December 24, 2018
2018 Photo Review
Taking Bold Stands in Defence
of the Rights of All and to
Make Canada a Zone for Peace
continues its month-by-month 2018 Photo Review with the struggles waged
by the working
people of Canada and Quebec and the Indigenous peoples in August.
In Ontario, August saw
people in action against the Ford government's intensification of the
anti-social offensive. People mobilized to demand that the government
reinstate the basic
income pilot project. The PC government's Bill 5, which slashed the
number of city
councillors in the middle of the municipal election and eliminated the
City's jurisdiction over
its own governance, met with a wall of resistance from Torontonians.
The government claimed that its victory in
the election gave it a "mandate" to carry out these anti-people
anti-democratic acts. The
incessant attacks on the people underscore the necessity for working
people to work out their
own agenda, so as not to be caught on the defensive and reacting to the
maelstrom of the
Ford government's wrecking and policies aimed at dividing Ontarians.
August is the time every
year when CPC(M-L) marks important occasions in the life of the
Party. August 15 marked the 79th anniversary of the birth of the
CPC(M-L)'s founder and
leader Hardial Bains, an occasion when the Party honours his memory and
that of all the
comrades who have died. August 19 marked the 29th anniversary of the
historic meeting in
Chertsey, Quebec. Comrade Bains' elaboration of the nature of this
period prepared the Canadian revolutionary forces for what was to come
by analyzing precisely what was unfolding nationally and
internationally at that crucial turning point. This analysis has
continued to serve the Party in good stead during this period of
retrogression marked by grave dangers posed by Anglo-American
imperialism and the great tragedies unleashed on the world's people by
U.S. imperialism -- the numerous wars, invasions, coups d'etat and
medieval violence against the peoples striving for independence and
August saw the
continuation of the fight to stop the expansion of the Kinder Morgan
and to demand the federal government not proceed with its purchase of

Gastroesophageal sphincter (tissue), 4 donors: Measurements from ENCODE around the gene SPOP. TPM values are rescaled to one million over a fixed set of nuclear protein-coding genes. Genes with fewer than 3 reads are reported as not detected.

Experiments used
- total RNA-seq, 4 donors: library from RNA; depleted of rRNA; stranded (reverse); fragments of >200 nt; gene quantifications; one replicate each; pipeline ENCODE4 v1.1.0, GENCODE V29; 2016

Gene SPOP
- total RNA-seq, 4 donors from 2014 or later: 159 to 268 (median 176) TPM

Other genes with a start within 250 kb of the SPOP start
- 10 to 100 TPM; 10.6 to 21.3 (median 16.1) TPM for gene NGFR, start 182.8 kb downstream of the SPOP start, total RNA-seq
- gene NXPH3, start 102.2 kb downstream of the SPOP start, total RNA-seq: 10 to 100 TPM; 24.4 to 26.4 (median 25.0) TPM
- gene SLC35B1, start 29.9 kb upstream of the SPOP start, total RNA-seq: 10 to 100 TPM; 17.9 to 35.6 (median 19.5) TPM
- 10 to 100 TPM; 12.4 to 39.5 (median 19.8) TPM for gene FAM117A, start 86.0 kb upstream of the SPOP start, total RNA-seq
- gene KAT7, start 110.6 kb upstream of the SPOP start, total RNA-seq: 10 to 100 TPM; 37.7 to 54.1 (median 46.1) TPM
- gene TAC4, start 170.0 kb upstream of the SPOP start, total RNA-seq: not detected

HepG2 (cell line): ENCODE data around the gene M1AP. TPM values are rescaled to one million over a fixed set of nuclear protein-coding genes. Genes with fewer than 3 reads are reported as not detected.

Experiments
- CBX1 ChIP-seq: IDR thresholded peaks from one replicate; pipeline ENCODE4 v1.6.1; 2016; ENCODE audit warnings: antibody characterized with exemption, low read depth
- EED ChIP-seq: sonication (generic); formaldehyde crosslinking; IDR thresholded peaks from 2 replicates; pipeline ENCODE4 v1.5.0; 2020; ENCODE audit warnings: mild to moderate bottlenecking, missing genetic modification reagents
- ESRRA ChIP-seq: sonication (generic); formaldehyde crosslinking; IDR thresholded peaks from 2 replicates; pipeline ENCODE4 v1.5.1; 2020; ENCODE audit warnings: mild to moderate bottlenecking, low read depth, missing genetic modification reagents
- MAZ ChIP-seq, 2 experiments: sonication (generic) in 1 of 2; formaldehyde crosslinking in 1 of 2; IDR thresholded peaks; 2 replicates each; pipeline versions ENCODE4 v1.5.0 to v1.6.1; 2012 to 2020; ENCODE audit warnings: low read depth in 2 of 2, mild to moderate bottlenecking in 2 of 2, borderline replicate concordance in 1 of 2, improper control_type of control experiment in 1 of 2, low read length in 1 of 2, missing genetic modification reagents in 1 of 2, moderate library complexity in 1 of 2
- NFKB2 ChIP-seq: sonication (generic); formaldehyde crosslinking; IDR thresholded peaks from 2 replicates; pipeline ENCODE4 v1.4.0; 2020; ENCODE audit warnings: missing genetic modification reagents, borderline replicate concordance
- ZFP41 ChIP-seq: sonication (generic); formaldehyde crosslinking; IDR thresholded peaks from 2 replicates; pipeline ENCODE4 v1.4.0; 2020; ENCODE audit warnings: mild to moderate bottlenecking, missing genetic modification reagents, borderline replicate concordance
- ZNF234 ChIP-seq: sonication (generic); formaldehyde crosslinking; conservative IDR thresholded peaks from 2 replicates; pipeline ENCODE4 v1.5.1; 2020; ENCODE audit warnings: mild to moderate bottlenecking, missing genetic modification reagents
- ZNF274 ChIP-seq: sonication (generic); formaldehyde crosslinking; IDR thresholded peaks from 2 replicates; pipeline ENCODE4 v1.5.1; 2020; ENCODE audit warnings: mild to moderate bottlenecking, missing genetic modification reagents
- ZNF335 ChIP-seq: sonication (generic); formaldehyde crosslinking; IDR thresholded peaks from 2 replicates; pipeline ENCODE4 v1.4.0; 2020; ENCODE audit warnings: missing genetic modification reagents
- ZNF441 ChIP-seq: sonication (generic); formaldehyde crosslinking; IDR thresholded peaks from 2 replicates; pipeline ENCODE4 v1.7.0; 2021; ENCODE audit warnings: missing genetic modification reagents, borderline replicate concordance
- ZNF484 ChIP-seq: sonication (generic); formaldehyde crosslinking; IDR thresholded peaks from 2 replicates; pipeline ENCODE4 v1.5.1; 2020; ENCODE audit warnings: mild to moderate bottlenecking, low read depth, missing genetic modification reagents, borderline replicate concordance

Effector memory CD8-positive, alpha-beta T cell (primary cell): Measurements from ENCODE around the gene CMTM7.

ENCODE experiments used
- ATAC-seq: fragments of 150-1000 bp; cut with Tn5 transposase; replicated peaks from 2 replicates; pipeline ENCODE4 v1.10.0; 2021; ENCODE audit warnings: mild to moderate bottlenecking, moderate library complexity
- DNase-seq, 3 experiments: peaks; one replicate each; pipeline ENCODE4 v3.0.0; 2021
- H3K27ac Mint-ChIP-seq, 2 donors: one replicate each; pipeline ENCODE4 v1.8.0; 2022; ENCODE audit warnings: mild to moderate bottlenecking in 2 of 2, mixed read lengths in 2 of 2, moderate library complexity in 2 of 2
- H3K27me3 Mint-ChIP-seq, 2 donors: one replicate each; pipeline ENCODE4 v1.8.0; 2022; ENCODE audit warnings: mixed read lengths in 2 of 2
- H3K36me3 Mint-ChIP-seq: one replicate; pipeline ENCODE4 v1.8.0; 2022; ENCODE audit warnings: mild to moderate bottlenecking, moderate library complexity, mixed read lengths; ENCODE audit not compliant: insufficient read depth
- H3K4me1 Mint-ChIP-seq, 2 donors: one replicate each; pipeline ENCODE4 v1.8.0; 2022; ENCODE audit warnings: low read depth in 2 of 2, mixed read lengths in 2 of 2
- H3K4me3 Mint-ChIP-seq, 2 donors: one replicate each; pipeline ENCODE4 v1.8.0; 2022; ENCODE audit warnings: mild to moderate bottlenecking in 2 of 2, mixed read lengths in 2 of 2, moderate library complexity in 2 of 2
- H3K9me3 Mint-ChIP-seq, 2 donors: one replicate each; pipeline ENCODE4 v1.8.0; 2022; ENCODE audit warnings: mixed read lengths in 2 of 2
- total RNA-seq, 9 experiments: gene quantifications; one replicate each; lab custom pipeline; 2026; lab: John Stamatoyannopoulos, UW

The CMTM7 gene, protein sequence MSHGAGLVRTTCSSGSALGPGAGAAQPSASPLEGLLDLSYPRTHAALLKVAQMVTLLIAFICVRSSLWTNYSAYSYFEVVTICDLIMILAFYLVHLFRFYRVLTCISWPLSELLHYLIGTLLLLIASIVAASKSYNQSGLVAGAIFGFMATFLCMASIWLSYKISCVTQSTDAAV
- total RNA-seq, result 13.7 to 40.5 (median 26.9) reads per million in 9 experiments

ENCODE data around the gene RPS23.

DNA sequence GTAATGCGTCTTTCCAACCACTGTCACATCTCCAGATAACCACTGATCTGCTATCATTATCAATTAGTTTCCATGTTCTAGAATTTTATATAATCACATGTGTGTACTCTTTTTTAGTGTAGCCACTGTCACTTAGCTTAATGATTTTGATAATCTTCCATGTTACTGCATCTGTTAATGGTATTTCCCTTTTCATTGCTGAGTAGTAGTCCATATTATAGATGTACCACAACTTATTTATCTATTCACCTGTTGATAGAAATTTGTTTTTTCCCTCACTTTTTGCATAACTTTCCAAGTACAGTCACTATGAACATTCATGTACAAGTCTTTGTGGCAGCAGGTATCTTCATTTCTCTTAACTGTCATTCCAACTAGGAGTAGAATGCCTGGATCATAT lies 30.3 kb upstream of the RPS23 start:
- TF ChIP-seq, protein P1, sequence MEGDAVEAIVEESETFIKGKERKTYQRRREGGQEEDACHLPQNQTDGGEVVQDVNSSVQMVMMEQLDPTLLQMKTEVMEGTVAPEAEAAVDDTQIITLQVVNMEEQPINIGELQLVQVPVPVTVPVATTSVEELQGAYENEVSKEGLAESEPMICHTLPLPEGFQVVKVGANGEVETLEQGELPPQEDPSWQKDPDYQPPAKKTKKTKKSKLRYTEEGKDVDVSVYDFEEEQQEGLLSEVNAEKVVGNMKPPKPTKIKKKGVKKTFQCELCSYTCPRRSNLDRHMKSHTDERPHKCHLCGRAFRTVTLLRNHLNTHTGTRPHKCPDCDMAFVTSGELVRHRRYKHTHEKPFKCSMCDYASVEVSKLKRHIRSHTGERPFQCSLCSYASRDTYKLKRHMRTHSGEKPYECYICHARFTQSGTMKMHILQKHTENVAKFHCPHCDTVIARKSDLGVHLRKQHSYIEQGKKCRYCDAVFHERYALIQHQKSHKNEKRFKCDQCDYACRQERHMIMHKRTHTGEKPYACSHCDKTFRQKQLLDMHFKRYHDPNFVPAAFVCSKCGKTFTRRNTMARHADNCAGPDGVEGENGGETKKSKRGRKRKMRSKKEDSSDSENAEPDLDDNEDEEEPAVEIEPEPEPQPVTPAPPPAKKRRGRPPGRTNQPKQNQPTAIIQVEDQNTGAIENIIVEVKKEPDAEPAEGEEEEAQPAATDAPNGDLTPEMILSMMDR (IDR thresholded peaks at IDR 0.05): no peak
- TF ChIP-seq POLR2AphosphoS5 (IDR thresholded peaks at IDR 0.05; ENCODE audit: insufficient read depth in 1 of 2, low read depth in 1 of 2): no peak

the pipeline. The
month ended with the news that the Federal Court of Appeal had
overturned the Trudeau
government's approval of the Trans Mountain pipeline in a case that
lawsuits by First Nations, environmental groups and the cities of
Vancouver and Burnaby.
This ruling, that the government had failed to properly consult with
Indigenous peoples or
assess environmental considerations, vindicated the people's just stand
to oppose the project. It left the government with a pipeline which it
had no authorization to purchase, and is now legally barred from
expanding, although expansion remains the aim of the supranational
interests dictating the direction of Canada's economy.
Despite the impasse, the government continued to ensure, above all,
that Kinder Morgan's private investors were enriched at the expense of
Canadians. Prime Minister
Trudeau tweeted that the federal
government "stands by the
project and will ensure it moves forward in the right way." The issue
that the Indigenous
peoples and others have put on the agenda through their actions is not
one of finding the
"right way" for the ruling circles to impose their agenda on the people
under the hoax of
"consent," but how the people can exercise decision-making power.
Liquor Control Board
workers in Quebec hold a one-day strike as part of their fight for an
agreement to end their precarious working conditions. Far from
negotiating such an agreement, the employer is demanding more mobility
and so-called flexibility, in particular more weekend work.
Torontonians Say No!
to anti-democratic municipal restructuring
as Ford government rams
through Bill 5, cutting the number of seats on
council in half in the
midst of the municipal election campaign.
The workers at the
Aluminerie de Bécancour Inc. continue to mobilize
support for their just cause and to track the damage being done to the
Quebec economy during the lockout through the company's reneging on
payments for the block of electricity allotted it by Hydro Québec.
Workers at Gander
aerospace facility D-J Composites mark 597 days on
a community barbeque.
The company has been running the plant with scabs
since workers rejected company attempts to eliminate seniority rights
and lay off a third of the work force.
Actions in a number of
cities and towns demand the Ontario government
reinstate the Basic Income Pilot Project cut by the Ford
government when it came to power. While the project itself fell far
short of guaranteeing the right of all to a standard of living that
befits a modern society, and had been put in place by a government that
refused to stop
the wrecking of manufacturing in Ontario, many activists had fought for
years to gain this small advance in the fight to end poverty.
August 15 - 16
Torontonians hold town
hall meetings to discuss legal
challenges and other ways to stop the Ford government's anti-democratic
municipal restructuring introduced in Bill 5.
Monthly pickets in
Vancouver, Ottawa and Montreal demand end to blockade of Cuba.
Casino workers in
Kamloops (below) and throughout the Okanagan continue
their strike struggle to improve their wages and working conditions.
PSAC members and
allies rally outside the federal Liberals' cabinet meeting in Nanaimo
demanding the government deal with the problems caused by the Phoenix
pay system and ensure workers are paid correctly and on time.
Trang Nguyen launched her book Ho Chi Minh:
Selected Works on Peace,
Democracy and Gender Equality
at the University of Toronto. The
launch was held in the context of celebrations of the 45th anniversary
of diplomatic relations between the Socialist Republic of Vietnam and
Liberal Party fundraiser in Vancouver demands the federal government
not go through with its purchase of the Kinder Morgan pipeline.